Why are they using "vivere" and not "abitare" here? I was always taught to avoid "vivere" in this type of sentence.


In the English translation, if the result of replacing the word «live» with «inhabit / abide» is awkward, awful or nonsense then «Vivere» makes good or better meaning.

È bello essere vivi ‧ It is good to be alive
Bellissimi abiti ‧ Beautiful clothes

[ Vivere ] is the verb most commonly used to indicate «To live with» someone. [ Existential, temporal, intangible - thriving or not in life is being shared ]

[Abitare] in the «To live with» context is like Coabitare, Convivere [ Locational, Physical, Tangible - co-located living arrangements are being shared ]

Abito nel peccato ‧ I inhabit / abide in sin
Vivo nel peccato ‧ I live in sin

Abitare refers to a place, residence, location, where one lives, resides, inhabits, contrastingly, Vivere has a more existential meaning.

Even when context allows [ Abitare ] or [ Vivere ] there is still a nuanced difference in meaning.

Abitare ‧ Vivere ‧ in una casa ‧ To live in a house / home
Abitare ‧ Vivere ‧ in fondo alla strada ‧ To live down the street
Abitare ‧ Vivere ‧ di fianco ‧ To live next to ‧ next door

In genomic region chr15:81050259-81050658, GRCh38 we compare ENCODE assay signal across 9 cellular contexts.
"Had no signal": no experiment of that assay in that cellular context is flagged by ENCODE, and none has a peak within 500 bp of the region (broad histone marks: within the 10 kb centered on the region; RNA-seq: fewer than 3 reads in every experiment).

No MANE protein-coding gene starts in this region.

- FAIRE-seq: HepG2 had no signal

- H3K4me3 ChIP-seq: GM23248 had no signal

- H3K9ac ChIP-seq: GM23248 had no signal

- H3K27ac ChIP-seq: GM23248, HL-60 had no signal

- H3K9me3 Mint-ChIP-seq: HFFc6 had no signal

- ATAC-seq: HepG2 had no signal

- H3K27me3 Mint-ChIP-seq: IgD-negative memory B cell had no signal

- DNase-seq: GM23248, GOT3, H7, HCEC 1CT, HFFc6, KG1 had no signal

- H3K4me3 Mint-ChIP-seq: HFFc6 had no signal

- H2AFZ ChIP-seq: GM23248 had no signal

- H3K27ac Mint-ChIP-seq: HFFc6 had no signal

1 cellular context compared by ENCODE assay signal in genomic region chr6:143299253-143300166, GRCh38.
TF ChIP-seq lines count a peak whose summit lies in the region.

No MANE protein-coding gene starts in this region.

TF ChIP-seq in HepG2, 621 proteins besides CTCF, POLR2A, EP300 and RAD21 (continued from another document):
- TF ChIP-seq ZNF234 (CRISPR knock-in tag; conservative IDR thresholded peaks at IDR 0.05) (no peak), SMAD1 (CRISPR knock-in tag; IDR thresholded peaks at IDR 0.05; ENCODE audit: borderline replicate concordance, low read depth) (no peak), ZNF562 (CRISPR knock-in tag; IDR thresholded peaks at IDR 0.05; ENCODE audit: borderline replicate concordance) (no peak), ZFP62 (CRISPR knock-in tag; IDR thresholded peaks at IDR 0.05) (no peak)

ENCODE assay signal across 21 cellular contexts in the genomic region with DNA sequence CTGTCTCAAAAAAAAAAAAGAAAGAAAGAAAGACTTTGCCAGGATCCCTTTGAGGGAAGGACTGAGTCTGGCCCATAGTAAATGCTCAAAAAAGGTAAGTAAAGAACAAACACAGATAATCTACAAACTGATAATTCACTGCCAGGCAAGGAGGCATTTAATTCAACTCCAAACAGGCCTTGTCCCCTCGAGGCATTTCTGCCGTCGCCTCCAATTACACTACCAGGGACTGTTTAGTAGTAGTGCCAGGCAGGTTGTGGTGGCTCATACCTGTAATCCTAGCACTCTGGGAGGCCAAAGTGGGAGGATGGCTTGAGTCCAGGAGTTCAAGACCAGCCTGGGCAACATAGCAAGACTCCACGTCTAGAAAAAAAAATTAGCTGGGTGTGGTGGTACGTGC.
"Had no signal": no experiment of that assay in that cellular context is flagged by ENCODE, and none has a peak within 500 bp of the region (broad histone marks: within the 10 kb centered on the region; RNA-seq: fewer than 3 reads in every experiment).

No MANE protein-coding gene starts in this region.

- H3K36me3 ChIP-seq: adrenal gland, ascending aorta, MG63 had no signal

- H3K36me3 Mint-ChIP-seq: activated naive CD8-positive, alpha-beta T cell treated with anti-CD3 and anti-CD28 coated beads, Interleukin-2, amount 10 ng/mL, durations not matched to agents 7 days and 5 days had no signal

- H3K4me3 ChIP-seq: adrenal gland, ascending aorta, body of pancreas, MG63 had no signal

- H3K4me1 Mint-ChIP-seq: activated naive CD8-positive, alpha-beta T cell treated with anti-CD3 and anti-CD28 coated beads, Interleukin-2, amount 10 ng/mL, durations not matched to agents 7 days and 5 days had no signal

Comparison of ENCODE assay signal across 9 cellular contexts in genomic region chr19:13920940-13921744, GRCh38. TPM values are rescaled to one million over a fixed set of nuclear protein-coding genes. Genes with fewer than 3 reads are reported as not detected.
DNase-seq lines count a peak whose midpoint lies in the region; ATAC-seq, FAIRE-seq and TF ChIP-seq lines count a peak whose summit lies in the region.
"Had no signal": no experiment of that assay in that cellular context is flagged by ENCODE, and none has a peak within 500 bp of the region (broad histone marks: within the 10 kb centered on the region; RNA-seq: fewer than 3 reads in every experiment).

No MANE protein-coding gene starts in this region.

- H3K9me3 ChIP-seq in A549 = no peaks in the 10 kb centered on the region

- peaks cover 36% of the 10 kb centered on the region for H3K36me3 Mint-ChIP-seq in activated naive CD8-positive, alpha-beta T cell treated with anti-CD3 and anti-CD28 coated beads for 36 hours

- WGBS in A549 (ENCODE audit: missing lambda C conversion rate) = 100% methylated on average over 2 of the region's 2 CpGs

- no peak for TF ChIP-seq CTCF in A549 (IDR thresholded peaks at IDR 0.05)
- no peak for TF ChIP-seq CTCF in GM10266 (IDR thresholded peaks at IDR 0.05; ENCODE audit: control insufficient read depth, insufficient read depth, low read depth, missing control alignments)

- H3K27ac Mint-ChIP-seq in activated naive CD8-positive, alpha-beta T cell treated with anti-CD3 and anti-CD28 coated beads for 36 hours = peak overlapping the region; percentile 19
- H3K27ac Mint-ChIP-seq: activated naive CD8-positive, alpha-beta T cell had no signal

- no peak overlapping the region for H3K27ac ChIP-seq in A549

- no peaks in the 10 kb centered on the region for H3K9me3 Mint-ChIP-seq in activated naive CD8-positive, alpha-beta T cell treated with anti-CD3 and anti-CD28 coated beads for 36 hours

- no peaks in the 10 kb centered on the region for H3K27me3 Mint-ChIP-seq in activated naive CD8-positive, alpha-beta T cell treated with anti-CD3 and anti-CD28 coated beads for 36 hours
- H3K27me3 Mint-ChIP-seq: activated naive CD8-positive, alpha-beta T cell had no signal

Abitare ‧ Vivere ‧ accanto ‧ To live next to ‧ next door

Convivere; Vivere insieme ‧ To live together
Vivere; Convivere in pace ‧ To live in peace
Vivere da sola/o/i ‧ To live alone
Vivere nel peccato ‧ To live in sin


I thought abitare was used when talking about your home and vivere used to talk about life activities.


mum = my mother but not accepted as an alternate.


Is not correct, my mother??? My parents???


vivo and abito still get confused.


Previously when translating this sentence from english to italian 'vivo' was marked as incorrect. Only ' abito' was seen as correct. Lots of inconsistencies on duolingo.


Good heavens! We just had this discussion. I had written "vivo" for this same sentence and it was marked wrong by DL. They said it was "abito"


How are you suppose to know when to use either 'e or ed for and in Italian?I do not remember it explaining that.


Why does it make you use the word vivo for live in the bubble activity but when you type the sentence to translate it from English to Italian it marks it wrong and tells you to use abito?


I live with my mother and grandparents is more natural English